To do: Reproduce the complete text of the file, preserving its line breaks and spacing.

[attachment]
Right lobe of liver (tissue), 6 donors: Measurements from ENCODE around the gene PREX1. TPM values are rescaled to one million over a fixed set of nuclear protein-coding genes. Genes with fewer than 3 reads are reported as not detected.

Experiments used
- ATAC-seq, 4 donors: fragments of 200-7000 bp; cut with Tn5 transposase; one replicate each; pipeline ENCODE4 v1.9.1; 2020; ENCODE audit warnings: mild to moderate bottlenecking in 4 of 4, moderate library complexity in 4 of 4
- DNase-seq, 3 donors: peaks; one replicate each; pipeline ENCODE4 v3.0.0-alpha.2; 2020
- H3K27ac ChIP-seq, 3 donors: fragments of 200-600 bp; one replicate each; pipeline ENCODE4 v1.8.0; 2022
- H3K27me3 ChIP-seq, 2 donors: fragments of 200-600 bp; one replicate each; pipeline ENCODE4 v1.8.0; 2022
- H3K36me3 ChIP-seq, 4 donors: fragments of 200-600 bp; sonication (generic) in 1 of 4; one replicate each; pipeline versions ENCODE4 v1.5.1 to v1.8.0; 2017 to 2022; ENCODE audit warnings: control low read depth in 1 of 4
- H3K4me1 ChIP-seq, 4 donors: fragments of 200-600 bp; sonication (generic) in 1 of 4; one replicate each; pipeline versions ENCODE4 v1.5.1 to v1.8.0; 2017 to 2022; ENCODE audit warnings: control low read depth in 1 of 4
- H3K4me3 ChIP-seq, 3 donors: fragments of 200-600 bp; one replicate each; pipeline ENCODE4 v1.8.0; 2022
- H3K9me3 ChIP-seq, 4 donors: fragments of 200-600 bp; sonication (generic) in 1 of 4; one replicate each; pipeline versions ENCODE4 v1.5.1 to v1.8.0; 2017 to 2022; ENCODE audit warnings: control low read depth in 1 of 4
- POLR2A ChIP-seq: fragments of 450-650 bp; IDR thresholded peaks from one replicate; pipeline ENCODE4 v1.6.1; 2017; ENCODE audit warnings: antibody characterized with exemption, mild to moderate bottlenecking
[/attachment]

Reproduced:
Right lobe of liver (tissue), 6 donors: Measurements from ENCODE around the gene PREX1. TPM values are rescaled to one million over a fixed set of nuclear protein-coding genes. Genes with fewer than 3 reads are reported as not detected.

Experiments used
- ATAC-seq, 4 donors: fragments of 200-7000 bp; cut with Tn5 transposase; one replicate each; pipeline ENCODE4 v1.9.1; 2020; ENCODE audit warnings: mild to moderate bottlenecking in 4 of 4, moderate library complexity in 4 of 4
- DNase-seq, 3 donors: peaks; one replicate each; pipeline ENCODE4 v3.0.0-alpha.2; 2020
- H3K27ac ChIP-seq, 3 donors: fragments of 200-600 bp; one replicate each; pipeline ENCODE4 v1.8.0; 2022
- H3K27me3 ChIP-seq, 2 donors: fragments of 200-600 bp; one replicate each; pipeline ENCODE4 v1.8.0; 2022
- H3K36me3 ChIP-seq, 4 donors: fragments of 200-600 bp; sonication (generic) in 1 of 4; one replicate each; pipeline versions ENCODE4 v1.5.1 to v1.8.0; 2017 to 2022; ENCODE audit warnings: control low read depth in 1 of 4
- H3K4me1 ChIP-seq, 4 donors: fragments of 200-600 bp; sonication (generic) in 1 of 4; one replicate each; pipeline versions ENCODE4 v1.5.1 to v1.8.0; 2017 to 2022; ENCODE audit warnings: control low read depth in 1 of 4
- H3K4me3 ChIP-seq, 3 donors: fragments of 200-600 bp; one replicate each; pipeline ENCODE4 v1.8.0; 2022
- H3K9me3 ChIP-seq, 4 donors: fragments of 200-600 bp; sonication (generic) in 1 of 4; one replicate each; pipeline versions ENCODE4 v1.5.1 to v1.8.0; 2017 to 2022; ENCODE audit warnings: control low read depth in 1 of 4
- POLR2A ChIP-seq: fragments of 450-650 bp; IDR thresholded peaks from one replicate; pipeline ENCODE4 v1.6.1; 2017; ENCODE audit warnings: antibody characterized with exemption, mild to moderate bottlenecking